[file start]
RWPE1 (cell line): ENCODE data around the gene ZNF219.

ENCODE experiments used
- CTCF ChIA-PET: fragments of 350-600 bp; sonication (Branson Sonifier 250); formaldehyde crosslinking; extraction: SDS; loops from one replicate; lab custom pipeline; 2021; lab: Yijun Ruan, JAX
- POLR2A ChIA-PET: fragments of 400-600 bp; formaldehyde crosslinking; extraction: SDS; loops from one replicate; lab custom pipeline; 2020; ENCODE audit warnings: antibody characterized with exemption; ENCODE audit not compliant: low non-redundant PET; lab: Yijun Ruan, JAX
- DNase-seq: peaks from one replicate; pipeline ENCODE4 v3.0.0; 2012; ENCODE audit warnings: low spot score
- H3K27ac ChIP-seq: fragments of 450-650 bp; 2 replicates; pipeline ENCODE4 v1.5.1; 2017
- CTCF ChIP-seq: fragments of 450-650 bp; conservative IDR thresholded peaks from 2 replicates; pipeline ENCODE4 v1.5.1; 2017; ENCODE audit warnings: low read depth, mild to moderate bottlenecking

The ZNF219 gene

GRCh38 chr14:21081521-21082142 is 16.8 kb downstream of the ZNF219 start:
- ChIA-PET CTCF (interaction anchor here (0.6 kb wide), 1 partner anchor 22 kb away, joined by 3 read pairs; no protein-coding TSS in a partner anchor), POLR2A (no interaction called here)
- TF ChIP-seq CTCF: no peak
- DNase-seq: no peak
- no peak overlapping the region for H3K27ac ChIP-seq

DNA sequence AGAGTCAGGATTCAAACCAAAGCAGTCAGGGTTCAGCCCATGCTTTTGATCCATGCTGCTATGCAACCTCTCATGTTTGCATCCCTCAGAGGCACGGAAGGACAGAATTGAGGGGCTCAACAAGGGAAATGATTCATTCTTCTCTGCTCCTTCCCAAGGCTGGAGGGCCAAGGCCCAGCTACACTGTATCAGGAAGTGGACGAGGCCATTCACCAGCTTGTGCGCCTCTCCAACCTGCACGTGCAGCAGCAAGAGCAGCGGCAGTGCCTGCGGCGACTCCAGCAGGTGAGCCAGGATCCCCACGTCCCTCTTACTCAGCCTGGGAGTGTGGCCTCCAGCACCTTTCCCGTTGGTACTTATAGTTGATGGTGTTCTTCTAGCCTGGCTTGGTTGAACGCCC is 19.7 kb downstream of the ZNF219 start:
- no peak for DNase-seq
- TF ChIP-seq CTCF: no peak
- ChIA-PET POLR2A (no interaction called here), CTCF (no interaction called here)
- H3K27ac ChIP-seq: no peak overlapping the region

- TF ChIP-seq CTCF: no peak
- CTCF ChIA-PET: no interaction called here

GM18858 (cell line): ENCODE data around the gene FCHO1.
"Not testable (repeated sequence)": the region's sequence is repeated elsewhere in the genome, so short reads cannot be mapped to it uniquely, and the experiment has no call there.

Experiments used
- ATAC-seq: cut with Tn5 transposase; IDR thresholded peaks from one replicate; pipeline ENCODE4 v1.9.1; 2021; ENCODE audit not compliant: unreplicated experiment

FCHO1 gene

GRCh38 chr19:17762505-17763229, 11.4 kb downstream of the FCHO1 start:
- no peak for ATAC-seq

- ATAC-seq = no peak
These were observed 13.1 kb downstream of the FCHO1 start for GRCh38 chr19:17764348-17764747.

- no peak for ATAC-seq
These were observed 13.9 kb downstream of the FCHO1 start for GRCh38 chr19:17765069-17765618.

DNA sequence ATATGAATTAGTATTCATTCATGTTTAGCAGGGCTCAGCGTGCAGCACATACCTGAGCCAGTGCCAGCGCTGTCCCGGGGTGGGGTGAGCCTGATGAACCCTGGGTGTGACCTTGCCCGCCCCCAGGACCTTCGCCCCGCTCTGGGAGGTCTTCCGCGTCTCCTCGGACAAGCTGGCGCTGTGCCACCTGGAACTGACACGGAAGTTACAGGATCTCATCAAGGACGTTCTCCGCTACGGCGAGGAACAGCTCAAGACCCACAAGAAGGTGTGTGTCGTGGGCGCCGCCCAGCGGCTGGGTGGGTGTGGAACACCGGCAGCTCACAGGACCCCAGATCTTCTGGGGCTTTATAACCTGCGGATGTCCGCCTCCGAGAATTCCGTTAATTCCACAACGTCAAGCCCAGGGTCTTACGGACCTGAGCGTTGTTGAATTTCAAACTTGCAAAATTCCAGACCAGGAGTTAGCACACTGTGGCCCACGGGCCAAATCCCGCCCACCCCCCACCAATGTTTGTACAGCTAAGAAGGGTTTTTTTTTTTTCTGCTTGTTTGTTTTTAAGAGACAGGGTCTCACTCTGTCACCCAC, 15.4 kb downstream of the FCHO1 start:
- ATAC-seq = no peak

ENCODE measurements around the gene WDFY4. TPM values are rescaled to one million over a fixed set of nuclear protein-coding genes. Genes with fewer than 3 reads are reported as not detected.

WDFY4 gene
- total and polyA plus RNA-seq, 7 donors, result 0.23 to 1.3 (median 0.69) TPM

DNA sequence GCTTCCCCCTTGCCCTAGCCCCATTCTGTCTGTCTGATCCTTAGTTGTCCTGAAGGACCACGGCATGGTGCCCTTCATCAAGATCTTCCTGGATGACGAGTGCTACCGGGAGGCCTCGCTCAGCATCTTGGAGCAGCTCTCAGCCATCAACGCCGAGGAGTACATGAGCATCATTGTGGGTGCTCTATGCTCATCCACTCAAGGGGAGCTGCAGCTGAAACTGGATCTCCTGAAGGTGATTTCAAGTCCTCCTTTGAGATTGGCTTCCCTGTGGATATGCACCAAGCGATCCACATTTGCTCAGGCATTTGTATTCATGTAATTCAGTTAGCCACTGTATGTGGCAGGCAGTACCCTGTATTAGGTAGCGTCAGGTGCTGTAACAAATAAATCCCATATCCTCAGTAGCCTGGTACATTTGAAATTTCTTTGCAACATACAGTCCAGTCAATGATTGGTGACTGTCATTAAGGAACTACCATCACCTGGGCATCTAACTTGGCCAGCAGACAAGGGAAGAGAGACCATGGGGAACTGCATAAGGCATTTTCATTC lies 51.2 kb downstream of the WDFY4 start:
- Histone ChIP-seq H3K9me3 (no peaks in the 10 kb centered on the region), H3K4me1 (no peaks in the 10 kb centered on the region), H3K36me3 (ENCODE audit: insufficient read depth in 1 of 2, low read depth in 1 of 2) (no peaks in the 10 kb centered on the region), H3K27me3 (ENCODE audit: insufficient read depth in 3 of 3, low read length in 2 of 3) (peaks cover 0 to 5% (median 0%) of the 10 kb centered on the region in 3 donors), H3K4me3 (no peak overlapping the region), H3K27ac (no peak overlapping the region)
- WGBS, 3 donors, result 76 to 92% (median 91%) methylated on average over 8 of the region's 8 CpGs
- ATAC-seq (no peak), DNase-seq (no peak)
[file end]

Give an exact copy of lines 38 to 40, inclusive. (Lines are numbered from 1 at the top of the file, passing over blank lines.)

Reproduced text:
- Histone ChIP-seq H3K9me3 (no peaks in the 10 kb centered on the region), H3K4me1 (no peaks in the 10 kb centered on the region), H3K36me3 (ENCODE audit: insufficient read depth in 1 of 2, low read depth in 1 of 2) (no peaks in the 10 kb centered on the region), H3K27me3 (ENCODE audit: insufficient read depth in 3 of 3, low read length in 2 of 3) (peaks cover 0 to 5% (median 0%) of the 10 kb centered on the region in 3 donors), H3K4me3 (no peak overlapping the region), H3K27ac (no peak overlapping the region)
- WGBS, 3 donors, result 76 to 92% (median 91%) methylated on average over 8 of the region's 8 CpGs
- ATAC-seq (no peak), DNase-seq (no peak)